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    Schizophrenia Drugs May Up Tumor Risk

    A statistical "signal" links Risperdal and other schizophrenia drugs to pituitary tumors, FDA researchers report.
    WebMD Health News
    Reviewed by Louise Chang, MD

    May 31, 2006 – A statistical "signal" links Risperdal and other schizophrenia drugs to pituitary tumors, FDA researchers report.

    The finding is not proof that these extremely useful drugs cause these benign (noncancerous) tumors. And it does not tell how often patients develop drug-linked pituitary tumors, says Duke University psychiatrist P. Murali Doraiswamy, MD. Doraiswamy was a member of the research team led by the FDA's Ana Szarfman, MD.

    The researchers used a highly sophisticated computer program to analyze the FDA's database of 40 million combinations of drugs and side effects reported by doctors and patients. They found 77 reports of pituitary tumors in patients using seven different antipsychotic drugs. Seventy percent of these reports were in patients taking Risperdal.

    "When you put all the data together, you get a strong biochemical plausibility that this is a Risperdal effect," Doraiswamy tells WebMD. "But we cannot rule out the possibility it is a spurious association. No one should stop Risperdal because of this. Even if Risperdal is linked to pituitary tumors, it may turn out to be fairly rare."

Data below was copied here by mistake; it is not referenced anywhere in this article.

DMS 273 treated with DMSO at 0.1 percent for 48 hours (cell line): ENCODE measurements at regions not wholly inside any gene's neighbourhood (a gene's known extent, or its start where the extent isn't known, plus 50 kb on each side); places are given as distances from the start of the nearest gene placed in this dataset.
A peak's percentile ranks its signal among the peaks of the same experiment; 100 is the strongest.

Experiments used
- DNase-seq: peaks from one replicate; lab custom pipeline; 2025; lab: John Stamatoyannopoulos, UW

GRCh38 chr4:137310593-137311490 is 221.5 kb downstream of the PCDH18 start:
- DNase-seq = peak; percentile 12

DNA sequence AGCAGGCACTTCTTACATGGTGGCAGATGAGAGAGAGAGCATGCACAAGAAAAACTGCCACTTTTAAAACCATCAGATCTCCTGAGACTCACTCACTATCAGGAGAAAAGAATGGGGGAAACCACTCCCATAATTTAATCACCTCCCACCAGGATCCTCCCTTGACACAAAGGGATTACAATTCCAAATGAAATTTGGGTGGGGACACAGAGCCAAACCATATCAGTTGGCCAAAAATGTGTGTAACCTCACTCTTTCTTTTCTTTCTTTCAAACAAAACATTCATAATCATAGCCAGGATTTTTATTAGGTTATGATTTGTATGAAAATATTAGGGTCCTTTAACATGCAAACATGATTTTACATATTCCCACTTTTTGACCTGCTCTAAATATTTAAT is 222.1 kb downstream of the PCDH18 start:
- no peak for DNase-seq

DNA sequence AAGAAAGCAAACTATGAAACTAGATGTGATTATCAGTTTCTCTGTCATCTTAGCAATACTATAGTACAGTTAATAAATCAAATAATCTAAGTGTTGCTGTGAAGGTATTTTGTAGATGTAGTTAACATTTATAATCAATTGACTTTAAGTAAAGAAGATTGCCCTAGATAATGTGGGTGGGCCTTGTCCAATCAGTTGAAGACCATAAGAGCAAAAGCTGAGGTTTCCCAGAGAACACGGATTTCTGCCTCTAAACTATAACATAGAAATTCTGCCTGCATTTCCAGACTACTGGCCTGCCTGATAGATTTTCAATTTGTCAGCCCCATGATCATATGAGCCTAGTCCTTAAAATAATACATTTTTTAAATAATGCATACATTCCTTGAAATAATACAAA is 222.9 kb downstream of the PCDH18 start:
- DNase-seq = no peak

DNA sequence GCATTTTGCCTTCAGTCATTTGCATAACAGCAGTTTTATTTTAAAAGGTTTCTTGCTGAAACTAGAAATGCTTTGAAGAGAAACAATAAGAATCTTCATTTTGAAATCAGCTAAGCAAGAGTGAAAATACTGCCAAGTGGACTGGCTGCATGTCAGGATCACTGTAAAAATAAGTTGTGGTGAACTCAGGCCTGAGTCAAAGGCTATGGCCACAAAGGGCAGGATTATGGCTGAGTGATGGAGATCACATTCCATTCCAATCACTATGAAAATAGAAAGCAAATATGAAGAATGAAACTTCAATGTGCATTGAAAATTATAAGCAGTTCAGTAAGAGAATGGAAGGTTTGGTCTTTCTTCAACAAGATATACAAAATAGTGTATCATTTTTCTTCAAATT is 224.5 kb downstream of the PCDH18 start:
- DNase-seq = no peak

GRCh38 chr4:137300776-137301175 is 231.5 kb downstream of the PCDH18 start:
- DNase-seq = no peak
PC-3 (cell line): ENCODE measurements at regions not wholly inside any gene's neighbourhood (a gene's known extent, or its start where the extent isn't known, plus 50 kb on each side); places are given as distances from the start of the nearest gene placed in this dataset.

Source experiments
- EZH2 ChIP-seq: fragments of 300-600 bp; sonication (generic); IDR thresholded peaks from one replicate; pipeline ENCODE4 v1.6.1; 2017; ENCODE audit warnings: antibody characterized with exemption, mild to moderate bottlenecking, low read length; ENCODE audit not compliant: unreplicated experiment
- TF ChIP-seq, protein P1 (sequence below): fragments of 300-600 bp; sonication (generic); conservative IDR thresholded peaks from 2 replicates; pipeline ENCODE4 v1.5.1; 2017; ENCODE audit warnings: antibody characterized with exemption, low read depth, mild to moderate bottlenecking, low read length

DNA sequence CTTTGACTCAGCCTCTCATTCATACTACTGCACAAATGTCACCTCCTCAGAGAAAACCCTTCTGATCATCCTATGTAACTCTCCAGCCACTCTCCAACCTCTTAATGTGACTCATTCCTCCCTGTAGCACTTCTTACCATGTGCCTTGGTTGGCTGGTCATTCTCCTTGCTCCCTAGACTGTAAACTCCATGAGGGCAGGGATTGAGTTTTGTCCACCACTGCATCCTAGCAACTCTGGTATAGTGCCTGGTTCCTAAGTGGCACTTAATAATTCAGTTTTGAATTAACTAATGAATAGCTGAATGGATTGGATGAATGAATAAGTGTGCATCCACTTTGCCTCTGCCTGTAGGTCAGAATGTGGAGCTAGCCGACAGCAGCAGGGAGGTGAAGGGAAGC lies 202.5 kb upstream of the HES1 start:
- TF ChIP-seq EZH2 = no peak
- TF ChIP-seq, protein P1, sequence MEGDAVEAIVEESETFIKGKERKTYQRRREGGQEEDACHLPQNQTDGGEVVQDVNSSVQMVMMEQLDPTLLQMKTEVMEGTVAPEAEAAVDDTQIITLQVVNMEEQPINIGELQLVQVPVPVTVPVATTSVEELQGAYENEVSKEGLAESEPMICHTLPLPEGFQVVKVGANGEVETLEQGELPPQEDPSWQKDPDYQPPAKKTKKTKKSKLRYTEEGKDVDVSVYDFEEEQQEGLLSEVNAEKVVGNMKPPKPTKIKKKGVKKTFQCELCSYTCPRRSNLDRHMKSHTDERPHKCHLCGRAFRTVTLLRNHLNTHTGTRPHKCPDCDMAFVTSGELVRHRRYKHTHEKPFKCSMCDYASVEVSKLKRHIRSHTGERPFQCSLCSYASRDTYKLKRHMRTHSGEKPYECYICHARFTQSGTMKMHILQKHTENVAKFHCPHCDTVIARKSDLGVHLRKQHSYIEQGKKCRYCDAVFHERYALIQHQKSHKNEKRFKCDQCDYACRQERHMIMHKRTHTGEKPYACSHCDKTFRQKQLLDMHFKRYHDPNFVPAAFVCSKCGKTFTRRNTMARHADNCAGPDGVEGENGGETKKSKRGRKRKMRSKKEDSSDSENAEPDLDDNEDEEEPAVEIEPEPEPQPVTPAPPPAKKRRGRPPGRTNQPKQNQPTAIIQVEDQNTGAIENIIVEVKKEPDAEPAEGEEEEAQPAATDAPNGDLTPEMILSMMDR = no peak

Szarfman, Doraiswamy, and colleagues report the findings in the June 2 issue of the journal Pharmacotherapy.

    Small Risk, Benign Tumors

    The tumors linked to Risperdal and other drugs are not necessarily dangerous. Many are microscopic. Few are larger than 1 millimeter.

    "These are benign tumors, better thought of as a cyst," Doraiswamy says. "They grow slowly and, generally, locally. Most are very tiny. But sometimes they grow, and when they do, they press on surrounding tissue and cause hormonal problems. Or they can press on the optic nerve and cause some loss of vision."

    Janssen, the Johnson & Johnson subsidiary that makes Risperdal, is already telling patients about animal studies and human case reports that link antipsychotic drugs to pituitary tumors, or, as doctors call them, adenomas.

    "Last year, we updated our labeling to ensure that health care professionals are aware of reports of benign pituitary adenomas in patients using antipsychotic medications," Janssen spokeswoman Theresa Gaines tells WebMD. "Benign pituitary adenomas are present in 10% to 25% of the general healthy population."

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